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Madden: Non-persistent VDI is getting easier

According to expert Brian Madden, two common reasons virtual desktop infrastructure projects fail are because administrators are too quick to create non-persistent desktops, and because they think persistent desktops are essential.

If that sounds contradictory, Madden explained why to attendees during his presentation at TechTarget's Storage Decisions Conference in New York: Advancements in virtual desktop technology (VDI) are changing the way VDI works faster than the ideology of many administrators.

Persistent versus non-persistent VDI is one of the most important decisions that virtualization administrators need to make when carrying out a VDI project. Persistent VDI allows users to customize their desktops and any changes they make will be saved after a restart -- the more attractive option from the user's perspective. When using non-persistent VDI, all desktops share the same disk image -- when users make changes to their desktop, the changes will not persist after a restart. This is typically more attractive to administrators because a single disk image allows for easier management.

During the presentation, Madden admitted that even though non-persistent VDI is easier to manage in the long run, he has been a proponent of persistent desktops since VDI became popular in 2006.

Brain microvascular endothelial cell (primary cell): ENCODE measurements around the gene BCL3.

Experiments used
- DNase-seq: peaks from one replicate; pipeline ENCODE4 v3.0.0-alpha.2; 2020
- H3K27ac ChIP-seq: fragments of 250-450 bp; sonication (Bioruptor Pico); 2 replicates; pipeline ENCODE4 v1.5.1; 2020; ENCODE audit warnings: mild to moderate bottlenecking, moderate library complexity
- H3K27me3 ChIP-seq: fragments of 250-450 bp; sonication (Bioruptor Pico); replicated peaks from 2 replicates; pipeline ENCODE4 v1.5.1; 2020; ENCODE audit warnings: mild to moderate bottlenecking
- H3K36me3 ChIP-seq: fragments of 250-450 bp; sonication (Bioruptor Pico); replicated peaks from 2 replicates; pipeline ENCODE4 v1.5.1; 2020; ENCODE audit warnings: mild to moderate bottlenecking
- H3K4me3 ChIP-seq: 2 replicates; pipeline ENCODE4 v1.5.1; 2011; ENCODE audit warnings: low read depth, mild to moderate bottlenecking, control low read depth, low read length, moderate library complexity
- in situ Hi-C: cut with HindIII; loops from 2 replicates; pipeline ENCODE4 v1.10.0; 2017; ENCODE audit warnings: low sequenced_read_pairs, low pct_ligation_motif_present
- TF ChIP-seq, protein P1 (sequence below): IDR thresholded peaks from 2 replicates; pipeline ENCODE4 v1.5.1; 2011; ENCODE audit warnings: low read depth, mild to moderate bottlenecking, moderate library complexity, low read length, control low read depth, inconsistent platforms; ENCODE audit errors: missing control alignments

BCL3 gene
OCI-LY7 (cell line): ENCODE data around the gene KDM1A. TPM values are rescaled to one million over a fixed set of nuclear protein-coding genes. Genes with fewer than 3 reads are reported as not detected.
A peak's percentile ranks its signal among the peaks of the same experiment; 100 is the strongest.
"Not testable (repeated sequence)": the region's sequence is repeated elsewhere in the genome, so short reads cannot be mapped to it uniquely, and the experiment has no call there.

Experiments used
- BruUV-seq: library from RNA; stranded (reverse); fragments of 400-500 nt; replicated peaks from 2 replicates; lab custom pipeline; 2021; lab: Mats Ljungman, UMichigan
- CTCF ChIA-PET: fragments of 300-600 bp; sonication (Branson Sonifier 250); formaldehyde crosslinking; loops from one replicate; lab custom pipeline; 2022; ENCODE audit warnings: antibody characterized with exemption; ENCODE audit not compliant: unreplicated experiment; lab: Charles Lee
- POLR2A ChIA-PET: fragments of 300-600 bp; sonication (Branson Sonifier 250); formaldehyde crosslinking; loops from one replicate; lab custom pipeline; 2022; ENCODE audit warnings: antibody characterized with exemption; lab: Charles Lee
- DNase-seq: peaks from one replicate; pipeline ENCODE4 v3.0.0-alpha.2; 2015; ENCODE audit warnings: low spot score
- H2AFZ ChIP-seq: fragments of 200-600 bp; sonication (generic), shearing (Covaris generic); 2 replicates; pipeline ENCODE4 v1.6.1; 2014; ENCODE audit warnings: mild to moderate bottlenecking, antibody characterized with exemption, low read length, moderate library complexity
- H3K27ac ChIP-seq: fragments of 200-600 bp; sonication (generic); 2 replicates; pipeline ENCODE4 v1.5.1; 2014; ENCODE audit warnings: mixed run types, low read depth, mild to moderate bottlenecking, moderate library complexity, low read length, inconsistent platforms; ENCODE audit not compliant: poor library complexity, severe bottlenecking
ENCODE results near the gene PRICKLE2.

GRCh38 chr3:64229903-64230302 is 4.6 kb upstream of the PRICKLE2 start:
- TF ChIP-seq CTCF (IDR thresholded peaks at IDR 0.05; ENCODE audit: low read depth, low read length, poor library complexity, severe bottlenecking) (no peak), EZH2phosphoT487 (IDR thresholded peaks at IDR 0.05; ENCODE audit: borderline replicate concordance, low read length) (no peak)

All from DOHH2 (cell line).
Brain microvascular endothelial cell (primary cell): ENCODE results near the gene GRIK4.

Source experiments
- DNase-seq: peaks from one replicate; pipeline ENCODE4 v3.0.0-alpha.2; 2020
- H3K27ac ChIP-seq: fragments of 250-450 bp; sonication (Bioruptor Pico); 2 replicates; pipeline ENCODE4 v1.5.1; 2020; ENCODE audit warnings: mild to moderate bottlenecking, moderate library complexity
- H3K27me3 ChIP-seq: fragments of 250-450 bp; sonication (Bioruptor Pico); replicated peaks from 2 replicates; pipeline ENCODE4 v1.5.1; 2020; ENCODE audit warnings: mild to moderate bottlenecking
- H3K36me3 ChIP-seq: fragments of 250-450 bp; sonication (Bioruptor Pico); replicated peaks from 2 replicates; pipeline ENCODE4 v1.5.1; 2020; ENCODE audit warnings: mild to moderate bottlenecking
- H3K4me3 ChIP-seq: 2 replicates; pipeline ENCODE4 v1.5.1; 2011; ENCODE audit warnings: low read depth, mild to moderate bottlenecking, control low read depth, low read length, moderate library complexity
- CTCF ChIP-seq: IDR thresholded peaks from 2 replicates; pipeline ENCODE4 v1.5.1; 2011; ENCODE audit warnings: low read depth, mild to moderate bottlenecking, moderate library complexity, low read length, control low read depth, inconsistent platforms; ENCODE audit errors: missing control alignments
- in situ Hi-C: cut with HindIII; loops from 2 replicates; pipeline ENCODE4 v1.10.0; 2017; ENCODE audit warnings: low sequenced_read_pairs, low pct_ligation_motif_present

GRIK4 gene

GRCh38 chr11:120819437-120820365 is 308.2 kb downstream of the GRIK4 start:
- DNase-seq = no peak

"The difficulty comes when you can only virtualize 75% of your applications. What about the apps you can't virtualize? What about user-installed apps? What about user settings? Some users are going to need admin rights, and now I have to figure out office plug-ins, browser plug-ins, and at the same time as all of this I'm going to VDI, so it's all different in the way it connects. When all this happens in these environments, it's tough," he said.

Madden explained that due to the complicated combination of starting a VDI project and creating non-persistent desktops, it's best to start out persistent and move to non-persistent VDI after desktops have been virtualized.

However, he also expressed that this long-held belief is changing due to advancements in VDI and storage technology. "Today's storage absolutely can support fully non-persistent disk images," he said, citing the fact that most applications are now virtualization-compatible, and that today's users are less concerned with having the ability to download personal apps.

"As a VDI guy, I finally have the option where I don't have to make all storage persistent. So now that we can support persistence [for a reasonable cost] we don't have to," Madden said.

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Well, I disagree. VDI is somewhat different animal than individual desktops and laptops. That's because any given user could be doing something that makes machine slower, and who else really cares?

With VDI, everyone is sharing the same hypervisor and storage: "One bad apple makes the whole cart rotten."

Additionally, if you don't have enough memory allocated per VDI session, those sessions will simply page to disk, causing more disk operations, and slowing everyone down.
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